Newmont Indonesia to make contingency plans ahead of 2014 export ban
* Internal memo sent to Newmont staff due to 2014 export ban concerns
* Newmont has to start developing contingency plans, says memo
* Average 20-23 percent of copper concentrate shipped to domestic smelter
By Michael Taylor
JAKARTA, Sept 20 (Reuters) - Newmont Mining Corp, the world's second-largest gold producer, has warned employees at its giant Batu Hijau copper and gold mine in Indonesia it will start making contingency plans ahead of a possible export ban next year.
With a current account deficit at a near-record high, the Indonesian government is scrambling to ease nationalistic resource rules that were passed more than a year ago, including a ban on mineral ore exports from January 2014.
Southeast Asia's largest economy is the world's top exporter of nickel ore, thermal coal and refined tin, and home to the world second-biggest copper mine.
Newmont issued an internal memo to employees this week informing them that while talks continue with the government on the 2014 regulation, contingency plans will start to be developed, Rubi Purnomo, head of corporate communications for Newmont in Indonesia said in an emailed response to Reuters.
"We felt that our employees needed to be informed that we have to start developing contingency plans in the event that the export of copper concentrate is banned, including the worst case scenario of ceasing operations at Batu Hijau," Purnomo said.
The Indonesian Energy and Mineral Resources Ministry has initiated talks with lawmakers to revise the 2009 law that requires mineral ores to be processed domestically before export, starting from January 2014.
One option being discussed is to allow limited exports from companies that have already made investments or signed agreements to process ore domestically, such as PT Perusahaan Perseroan Aneka Tambang (Antam).
"We have had meetings with numerous ministries, and are working on arrangements to supply copper concentrate with three companies that plan to build copper smelters in Indonesia," Purnomo added.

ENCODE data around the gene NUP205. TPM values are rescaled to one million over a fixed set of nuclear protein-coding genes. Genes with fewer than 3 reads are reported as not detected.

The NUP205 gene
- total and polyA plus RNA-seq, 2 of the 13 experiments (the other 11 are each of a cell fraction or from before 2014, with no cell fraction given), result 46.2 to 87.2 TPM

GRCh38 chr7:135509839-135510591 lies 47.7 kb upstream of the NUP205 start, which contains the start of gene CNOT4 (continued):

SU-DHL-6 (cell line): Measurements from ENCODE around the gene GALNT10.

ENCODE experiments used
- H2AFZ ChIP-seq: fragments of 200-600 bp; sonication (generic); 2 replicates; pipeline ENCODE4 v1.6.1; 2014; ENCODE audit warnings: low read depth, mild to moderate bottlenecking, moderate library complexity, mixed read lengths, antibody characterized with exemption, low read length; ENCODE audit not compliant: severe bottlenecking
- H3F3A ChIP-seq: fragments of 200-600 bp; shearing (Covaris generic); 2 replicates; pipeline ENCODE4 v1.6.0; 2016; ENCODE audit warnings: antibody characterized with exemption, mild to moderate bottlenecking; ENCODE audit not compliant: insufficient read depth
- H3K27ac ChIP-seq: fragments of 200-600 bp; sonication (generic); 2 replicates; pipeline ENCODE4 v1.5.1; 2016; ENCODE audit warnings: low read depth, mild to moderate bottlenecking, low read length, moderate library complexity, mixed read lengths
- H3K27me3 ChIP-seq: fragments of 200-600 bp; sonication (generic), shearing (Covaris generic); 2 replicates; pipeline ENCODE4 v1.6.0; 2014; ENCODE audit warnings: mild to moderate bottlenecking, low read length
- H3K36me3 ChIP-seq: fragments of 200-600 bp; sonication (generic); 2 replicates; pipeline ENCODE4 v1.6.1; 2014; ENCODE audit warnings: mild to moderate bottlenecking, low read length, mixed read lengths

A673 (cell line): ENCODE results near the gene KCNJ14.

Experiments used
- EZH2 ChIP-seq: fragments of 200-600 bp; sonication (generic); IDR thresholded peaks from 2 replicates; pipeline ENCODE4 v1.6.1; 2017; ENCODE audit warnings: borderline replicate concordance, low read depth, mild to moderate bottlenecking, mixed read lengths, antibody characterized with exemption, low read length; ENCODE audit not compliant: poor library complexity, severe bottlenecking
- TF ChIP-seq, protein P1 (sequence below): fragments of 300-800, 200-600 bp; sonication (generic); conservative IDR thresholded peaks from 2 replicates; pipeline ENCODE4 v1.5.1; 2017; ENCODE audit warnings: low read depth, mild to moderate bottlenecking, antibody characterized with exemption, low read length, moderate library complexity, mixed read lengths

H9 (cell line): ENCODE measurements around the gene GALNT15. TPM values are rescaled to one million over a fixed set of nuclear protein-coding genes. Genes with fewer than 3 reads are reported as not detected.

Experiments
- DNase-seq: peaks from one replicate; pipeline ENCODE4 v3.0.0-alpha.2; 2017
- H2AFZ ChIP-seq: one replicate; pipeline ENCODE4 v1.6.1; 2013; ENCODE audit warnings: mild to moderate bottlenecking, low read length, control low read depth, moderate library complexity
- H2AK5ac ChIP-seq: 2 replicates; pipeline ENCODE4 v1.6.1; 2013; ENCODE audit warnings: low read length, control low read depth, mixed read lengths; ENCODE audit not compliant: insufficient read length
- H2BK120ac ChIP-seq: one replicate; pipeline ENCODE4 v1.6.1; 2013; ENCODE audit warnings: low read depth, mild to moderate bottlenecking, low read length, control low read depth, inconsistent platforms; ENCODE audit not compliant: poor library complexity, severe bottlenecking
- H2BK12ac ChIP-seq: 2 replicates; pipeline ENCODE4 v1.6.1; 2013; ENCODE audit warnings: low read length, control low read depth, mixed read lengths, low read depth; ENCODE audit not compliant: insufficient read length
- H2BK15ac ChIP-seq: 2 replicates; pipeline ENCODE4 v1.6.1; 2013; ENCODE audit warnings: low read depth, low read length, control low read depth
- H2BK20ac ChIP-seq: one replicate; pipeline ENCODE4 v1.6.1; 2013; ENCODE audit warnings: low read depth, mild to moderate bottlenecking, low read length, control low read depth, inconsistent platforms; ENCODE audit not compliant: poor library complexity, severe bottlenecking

"However, we have not yet received confirmation of our right to export copper concentrate as specified in our CoW (contract of work), after Jan. 12, 2014.
A second option being considered by the government, is to delay the ban and instead increase the ore export tax by as much as 50 percent from the current 20 percent, the Indonesian Mining Association says.
Attributable copper production at Batu Hijau was 76 million pounds last year, with attributable gold output at 33,000 ounces, according to Newmont's website.
Copper production in 2013 is forecast to be between 75-90 million pounds, with an average 20-23 percent of copper concentrate production from Batu Hijau shipped to Indonesia's only copper smelter, PT Smelting in East Java, Purnomo said.
Newmont has been caught in a lengthy legal battle between business-backed local government and central authorities for the right to buy a stake it is divesting in the Batu Hijau mine in West Nusatenggara province.
Newmont, which also has mines in Africa, Australia, Canada and the United States, operates the Indonesian mine in partnership with Japan's Sumitomo Corp.
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